Title: Taking the purpose of job crafting into account: development and validation of an overarching scale (JCOS)
Authors: Vanbelle, Els
Van den Broeck, Anja
De Witte, Hans
Issue Date: 14-Apr-2014
Conference: Conference of the European Association of Occupational Health Psychology edition:11 location:London, UK date:14-16 April 2014
Abstract: Introduction.
We present the development and validation of a general scale of job crafting. Hereby, we build further on the two streams in the literature on job crafting. The first stream studies task, relationship and cognitive crafting in a qualitative way (Wrzesniewski & Dutton, 2001). The second focuses on “specific job characteristics crafting”, e.g. the actual changes employees make to balance their job demands and resources with their personal abilities and needs (Tims & Bakker, 2010). Starting from the job demands resources model, Tims, Bakker and Derks (2012) developed and validated a job crafting scale in which they focus on the crafting of specific job characteristics. We conceptualize job crafting as making changes in one’s job in order to optimize one’s functioning in terms of well-being, work-related attitudes and behaviour.

Following Tims and colleagues, we strive for a quantitative approach of job crafting. However, we aim to develop and validate a shorter measurement scale of job crafting, fitting our definition.

In formulating seven items we took into account the purpose of job crafting. The items were tested in both cross-sectional (sample 1) as longitudinal data (sample 2). First, we conducted principal component analysis, in which four items loaded high on the first factor. Reliability analyses indicated satisfying internal consistency of this four-item scale as alpha’s scores were .81 and higher. A sample item is ‘I make changes is my job to feel better’.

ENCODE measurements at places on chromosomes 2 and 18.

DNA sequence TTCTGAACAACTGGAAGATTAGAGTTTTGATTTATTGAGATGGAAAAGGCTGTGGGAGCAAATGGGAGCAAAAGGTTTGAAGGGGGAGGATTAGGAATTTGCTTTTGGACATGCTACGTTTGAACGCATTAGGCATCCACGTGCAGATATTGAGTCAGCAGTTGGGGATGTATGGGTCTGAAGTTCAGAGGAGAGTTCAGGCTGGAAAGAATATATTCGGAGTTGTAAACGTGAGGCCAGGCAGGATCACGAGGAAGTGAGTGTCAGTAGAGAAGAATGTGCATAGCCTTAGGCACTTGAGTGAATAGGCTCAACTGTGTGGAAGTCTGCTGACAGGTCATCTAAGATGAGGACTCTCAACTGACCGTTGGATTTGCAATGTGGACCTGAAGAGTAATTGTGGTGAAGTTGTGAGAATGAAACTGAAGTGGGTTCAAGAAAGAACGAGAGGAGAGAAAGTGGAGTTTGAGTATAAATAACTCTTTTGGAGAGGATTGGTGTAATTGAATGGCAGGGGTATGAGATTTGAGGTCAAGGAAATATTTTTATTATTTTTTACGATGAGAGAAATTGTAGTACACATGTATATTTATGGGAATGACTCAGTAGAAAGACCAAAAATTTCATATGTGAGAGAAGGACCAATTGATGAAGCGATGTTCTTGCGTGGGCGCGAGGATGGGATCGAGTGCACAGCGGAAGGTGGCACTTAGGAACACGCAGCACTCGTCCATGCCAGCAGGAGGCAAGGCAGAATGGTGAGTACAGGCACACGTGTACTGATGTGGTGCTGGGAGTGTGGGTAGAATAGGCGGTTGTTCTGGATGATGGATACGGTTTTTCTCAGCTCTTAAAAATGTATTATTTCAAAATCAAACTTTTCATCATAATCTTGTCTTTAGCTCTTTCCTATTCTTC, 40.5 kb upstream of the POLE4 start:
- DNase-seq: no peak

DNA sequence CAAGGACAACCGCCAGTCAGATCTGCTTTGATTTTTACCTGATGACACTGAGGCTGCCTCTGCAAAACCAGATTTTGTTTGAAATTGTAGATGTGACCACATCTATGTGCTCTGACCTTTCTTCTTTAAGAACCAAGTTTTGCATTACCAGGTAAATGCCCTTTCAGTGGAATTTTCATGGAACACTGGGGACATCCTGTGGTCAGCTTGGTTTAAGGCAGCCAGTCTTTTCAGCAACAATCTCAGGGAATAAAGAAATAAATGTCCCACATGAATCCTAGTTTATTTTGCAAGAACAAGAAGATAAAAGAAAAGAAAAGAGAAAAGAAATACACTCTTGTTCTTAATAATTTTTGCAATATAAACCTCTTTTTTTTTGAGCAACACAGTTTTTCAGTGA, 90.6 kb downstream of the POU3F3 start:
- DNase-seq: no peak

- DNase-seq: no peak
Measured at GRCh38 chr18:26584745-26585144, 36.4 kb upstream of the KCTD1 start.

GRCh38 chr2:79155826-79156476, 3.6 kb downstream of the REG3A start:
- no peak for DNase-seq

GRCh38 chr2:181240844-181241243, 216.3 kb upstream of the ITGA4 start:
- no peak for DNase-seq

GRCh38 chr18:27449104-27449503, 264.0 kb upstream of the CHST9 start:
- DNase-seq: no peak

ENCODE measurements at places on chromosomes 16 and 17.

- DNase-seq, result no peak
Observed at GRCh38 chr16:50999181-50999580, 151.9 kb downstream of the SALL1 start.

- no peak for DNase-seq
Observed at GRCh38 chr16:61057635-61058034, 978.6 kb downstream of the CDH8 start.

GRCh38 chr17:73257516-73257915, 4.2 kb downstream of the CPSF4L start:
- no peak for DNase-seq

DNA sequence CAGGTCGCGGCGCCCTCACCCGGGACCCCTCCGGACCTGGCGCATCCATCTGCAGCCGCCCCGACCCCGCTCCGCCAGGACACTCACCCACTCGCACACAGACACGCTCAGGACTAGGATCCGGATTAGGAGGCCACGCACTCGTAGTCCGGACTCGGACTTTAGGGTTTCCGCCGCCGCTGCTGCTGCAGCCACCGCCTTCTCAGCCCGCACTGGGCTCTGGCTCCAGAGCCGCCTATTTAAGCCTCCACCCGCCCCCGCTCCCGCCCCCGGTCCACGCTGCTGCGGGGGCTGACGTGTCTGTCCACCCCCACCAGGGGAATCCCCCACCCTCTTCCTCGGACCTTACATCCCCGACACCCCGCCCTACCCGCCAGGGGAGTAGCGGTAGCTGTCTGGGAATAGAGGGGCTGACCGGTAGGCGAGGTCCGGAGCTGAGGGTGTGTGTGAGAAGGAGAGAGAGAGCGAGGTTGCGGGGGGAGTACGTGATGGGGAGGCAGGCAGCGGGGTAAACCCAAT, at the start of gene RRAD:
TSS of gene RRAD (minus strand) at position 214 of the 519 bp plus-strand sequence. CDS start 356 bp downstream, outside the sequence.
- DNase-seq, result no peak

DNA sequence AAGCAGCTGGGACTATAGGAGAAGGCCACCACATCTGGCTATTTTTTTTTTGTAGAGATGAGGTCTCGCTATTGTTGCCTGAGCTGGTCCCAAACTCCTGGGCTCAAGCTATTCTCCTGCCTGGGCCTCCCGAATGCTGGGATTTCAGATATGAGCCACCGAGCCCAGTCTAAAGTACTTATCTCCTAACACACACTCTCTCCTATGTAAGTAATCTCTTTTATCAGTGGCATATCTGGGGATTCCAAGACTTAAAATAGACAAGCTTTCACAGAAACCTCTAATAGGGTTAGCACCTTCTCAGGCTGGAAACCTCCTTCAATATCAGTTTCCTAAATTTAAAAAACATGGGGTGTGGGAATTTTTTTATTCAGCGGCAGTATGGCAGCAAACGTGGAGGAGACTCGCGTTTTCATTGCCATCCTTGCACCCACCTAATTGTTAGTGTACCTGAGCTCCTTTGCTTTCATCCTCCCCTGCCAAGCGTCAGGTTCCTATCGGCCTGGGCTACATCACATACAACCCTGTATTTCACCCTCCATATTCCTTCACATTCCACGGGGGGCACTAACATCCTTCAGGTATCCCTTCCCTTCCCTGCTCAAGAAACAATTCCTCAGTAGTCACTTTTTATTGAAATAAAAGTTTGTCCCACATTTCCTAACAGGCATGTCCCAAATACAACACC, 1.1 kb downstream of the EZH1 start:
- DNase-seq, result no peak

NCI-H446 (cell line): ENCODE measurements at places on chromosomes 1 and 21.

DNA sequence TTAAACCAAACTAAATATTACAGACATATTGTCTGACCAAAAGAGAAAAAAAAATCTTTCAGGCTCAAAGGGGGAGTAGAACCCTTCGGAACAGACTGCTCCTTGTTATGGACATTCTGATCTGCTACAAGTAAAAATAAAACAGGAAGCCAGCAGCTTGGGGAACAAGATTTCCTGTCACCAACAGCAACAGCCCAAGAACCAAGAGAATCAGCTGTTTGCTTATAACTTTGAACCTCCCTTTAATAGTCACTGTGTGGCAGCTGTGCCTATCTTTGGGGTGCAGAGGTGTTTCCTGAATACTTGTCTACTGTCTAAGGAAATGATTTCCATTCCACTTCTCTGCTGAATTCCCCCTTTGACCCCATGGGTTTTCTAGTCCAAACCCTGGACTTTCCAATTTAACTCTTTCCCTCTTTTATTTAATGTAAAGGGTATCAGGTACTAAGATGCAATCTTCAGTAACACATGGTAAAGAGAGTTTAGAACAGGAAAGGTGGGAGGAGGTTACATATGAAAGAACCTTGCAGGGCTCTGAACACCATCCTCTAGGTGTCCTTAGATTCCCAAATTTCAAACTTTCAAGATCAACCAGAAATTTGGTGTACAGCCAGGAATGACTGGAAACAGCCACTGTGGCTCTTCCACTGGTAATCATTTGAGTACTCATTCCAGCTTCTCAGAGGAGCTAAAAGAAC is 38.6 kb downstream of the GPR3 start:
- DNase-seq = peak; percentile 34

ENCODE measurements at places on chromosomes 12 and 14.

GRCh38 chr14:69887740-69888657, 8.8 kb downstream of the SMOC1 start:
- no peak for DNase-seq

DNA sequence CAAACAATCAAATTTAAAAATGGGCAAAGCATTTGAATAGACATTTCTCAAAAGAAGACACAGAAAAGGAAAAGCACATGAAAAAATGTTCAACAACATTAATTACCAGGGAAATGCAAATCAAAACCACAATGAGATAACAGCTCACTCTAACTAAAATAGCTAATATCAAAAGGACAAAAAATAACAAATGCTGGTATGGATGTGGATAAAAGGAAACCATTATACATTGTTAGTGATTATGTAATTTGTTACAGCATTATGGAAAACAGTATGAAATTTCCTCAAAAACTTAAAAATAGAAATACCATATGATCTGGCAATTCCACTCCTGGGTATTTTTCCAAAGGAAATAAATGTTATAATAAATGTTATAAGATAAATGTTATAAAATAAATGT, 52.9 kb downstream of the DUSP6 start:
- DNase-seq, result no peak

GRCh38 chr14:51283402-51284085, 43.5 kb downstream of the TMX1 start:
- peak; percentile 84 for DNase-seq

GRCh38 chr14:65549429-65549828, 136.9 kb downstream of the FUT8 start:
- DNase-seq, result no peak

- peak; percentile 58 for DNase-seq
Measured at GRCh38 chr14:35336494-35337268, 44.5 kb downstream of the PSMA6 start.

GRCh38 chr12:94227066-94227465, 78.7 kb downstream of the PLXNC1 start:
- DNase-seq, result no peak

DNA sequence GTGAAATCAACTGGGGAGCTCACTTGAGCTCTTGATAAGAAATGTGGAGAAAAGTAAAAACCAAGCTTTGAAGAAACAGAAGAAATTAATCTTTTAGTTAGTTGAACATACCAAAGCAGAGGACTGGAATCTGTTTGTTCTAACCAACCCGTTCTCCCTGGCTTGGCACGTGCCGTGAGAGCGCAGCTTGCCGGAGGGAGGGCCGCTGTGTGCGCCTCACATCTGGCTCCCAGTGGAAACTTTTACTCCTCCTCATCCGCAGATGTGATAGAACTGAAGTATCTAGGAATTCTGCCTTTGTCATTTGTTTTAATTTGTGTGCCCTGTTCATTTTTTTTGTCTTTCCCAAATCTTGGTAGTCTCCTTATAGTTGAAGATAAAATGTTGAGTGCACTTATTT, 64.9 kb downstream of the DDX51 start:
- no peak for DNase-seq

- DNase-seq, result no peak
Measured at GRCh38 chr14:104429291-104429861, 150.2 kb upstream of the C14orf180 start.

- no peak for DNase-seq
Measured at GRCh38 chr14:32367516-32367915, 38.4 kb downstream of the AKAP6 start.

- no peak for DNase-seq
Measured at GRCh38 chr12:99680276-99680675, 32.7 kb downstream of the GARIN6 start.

To establish divergent validity, we conducted confirmatory factor analysis to differentiate job crafting from work engagement. Results favored the hypothesized model in which job crafting and work engagement were predicted to be distinct concept. Furthermore, results showed significant associations between job crafting and autonomy, decision making and social support of the supervisor. We also found that employees who crafted their job, scored higher on indicators of optimal functioning such as work engagement, needs-supplies fit and motivation.

In sum, we developed a short scale to measure job crafting in which also the purpose of job crafting behaviour is taken into account. First analyses provided evidence for the reliability and validity of the scale. In future research, we aim to investigate the validity of this scale more thoroughly. By including concepts as proactivity (Parker, Bindl, & Strauss, 2010), job crafting by Tims et al. (2010, 2012) and other indicators of employee functioning, we want to inspect the divergent, convergent and predictive validity. As such, we thrive to show the added value of this scale in future job crafting research.
Publication status: published
KU Leuven publication type: IMa
Appears in Collections:Work, Organisational and Personnel Psychology
Research Centre for Work and Organisation Studies (WOS Bxl), Campus Brussels
Faculty of Economics and Business (FEB) - miscellaneous

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